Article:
Question: What's one smart way to vet a potential investor before sealing the deal?
Talk to Other Companies They Have Invested In
"By reaching out to Founders and executives at other companies that your potential investor has invested in, you'll be able to get a sense of how hands on they will be, what type of advice or value-add they provide (aside from cash), and overall whether or not it was a good experience. This type of information will help you decide whether that particular investor will match what you are looking for."
Find Out What Value They Provide Beyond Money
"Ask your investor to articulate exactly what value they will provide beyond writing a check. If they can't confidently and clearly articulate their value, you should not move forward in working toward terms. Ask them to explain how they delivered this value to other investments and how they can do the same specifically for your startup."
See How They Handle Negative News
"The only way to truly know a potential investor's character is to go through tough times with him or her. To simulate that, strategically surface negative news and gauge their reaction. How they handle it will speak volumes."
Research the Investor Online
"It's amazing what you can find out about a person or entity by doing some thorough searches online. Research their background, prior investments, LinkedIn, business websites, online articles, press mentions, etc. Look for any red flags and validate any statements made. With social media and the amount of content published online, you can verify and uncover a lot about most individuals or entities."
Back Channel References
"Ask a lot of questions. If you really want to do a full vet, find out who they’ve invested in and do back channel references on them. You’d be surprised, not all VCs have sterling reputations within the community. Conversely, there are a lot of less well-known VCs who are both extremely helpful and have amazing reputations. The only way to find out is by doing back channel references. "
Find Out if They Want to Learn From You
"There should be an obvious pattern. Look at their portfolio and the relationships they've maintained with the people they've invested in. A good investor is first and foremost a people person — someone with broad knowledge or experience and a thirst to learn through you. A good investor will trade their money and experience in exchange for an opportunity to grow and learn from you."
Discover if They Have a Willingness to Participate in Follow-on Rounds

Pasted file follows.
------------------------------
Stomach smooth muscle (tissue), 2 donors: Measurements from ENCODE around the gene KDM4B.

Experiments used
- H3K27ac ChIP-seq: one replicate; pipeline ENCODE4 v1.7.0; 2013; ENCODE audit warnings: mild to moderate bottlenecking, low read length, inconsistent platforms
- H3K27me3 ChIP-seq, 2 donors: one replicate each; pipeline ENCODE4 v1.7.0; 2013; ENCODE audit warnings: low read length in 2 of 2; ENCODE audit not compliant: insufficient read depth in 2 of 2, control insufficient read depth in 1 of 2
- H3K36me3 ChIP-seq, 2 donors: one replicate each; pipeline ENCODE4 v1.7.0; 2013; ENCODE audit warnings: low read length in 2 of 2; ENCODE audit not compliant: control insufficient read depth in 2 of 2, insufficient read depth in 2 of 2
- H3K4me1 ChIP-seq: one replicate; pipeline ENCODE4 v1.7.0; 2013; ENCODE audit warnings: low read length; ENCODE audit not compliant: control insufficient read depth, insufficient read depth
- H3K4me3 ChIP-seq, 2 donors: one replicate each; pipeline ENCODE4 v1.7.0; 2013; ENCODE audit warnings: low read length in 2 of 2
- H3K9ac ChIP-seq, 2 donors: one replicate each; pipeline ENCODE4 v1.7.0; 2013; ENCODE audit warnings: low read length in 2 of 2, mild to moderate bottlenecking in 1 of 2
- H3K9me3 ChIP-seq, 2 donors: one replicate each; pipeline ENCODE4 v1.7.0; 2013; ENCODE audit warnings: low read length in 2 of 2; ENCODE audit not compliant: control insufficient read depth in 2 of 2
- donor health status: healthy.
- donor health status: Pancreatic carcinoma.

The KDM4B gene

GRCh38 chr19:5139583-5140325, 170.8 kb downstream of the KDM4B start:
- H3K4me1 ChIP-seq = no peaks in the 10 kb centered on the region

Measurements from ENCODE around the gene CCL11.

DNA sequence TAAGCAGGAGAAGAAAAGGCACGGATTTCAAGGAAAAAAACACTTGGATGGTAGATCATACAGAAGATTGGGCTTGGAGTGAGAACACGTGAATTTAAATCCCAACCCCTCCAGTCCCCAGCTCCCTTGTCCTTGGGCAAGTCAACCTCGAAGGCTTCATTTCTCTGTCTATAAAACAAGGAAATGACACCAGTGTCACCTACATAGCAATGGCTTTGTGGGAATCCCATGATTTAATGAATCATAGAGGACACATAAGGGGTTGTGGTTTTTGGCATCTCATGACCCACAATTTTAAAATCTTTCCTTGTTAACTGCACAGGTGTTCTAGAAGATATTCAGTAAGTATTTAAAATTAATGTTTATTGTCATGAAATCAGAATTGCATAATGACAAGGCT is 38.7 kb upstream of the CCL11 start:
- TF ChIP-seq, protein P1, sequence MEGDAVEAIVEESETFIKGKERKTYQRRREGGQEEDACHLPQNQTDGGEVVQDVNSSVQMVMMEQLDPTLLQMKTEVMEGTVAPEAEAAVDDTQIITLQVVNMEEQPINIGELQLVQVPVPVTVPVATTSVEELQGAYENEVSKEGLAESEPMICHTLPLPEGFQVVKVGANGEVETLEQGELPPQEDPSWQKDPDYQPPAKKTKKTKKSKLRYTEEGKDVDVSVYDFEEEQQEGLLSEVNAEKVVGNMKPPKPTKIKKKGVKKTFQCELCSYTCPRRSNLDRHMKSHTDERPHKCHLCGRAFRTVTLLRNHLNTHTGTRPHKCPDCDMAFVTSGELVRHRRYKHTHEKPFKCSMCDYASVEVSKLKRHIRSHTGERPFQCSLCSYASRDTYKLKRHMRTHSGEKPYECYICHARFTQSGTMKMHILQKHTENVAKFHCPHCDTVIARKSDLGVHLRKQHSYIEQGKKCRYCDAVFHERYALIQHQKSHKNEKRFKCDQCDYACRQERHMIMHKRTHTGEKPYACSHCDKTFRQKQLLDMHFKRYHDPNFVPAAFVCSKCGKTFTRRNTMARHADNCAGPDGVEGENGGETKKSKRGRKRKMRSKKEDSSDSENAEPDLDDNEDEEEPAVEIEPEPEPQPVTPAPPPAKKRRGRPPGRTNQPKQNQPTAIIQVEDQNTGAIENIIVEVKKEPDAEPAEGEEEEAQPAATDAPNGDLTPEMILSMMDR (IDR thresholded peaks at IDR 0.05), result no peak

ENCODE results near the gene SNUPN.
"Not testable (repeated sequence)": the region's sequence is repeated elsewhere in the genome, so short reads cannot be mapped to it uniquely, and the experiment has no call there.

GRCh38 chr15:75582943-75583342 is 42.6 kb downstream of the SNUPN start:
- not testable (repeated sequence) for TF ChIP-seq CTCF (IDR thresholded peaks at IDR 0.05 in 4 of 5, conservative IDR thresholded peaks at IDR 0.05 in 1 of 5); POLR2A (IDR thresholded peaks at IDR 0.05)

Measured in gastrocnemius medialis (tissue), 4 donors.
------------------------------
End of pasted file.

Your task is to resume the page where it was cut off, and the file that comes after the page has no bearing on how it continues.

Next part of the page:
"Unless your startup is witnessing hockey-stick growth, expect to raise multiple 'bridge' and/or 'seed' rounds before you raise Series A. If existing investors decide not to join a follow-on round, it sends a negative signal to other investors. Dig into the investor's past track record and measure how often they have participated and/or led subsequent bridge rounds. Stay away from the one-timers."
Know Whether They Can Take on a Lead Role for You
"Investors typically know and work with other investors. Should you have to raise more money, they should be willing to take the lead on helping you raise. This type of investor is very important to have early on in your company as it will dictate success in future rounds."
Talk to a Previous Company That Had A Period of Failure
"The true test of a great investor is how they react when times are tough. Do they disengage? Provide helpful guidance and introductions? Do they redouble their efforts? Every investor has had struggling investments. Find out who in their portfolio went through tough times and get the skinny about what it's going to be like for you when you face your most important challenges."
Focus on Investors Who Grasp Your Business Quickly
"Having raised around $5,000,000 from a variety of investors, I've learned that those who grasp the business quickly will be the best investors. Don't waste time explaining your business model, including your value proposition, profit model, key resources and core processes to an uninformed investor. Instead, focus your time and energy with those who intuitively appreciate the opportunity."
Share Your Vision
"Do you share your vision with the VCs you are looking to get money from? Two things you would get to know: 1) Whether the VC would be a partner in your vision and help you refine it as you progress, and 2) If there is disagreement regarding the vision of the company, how would you two sort it out? It is very important for you to be open and transparent with VCs since you are looking for a partner for next three or four years with them."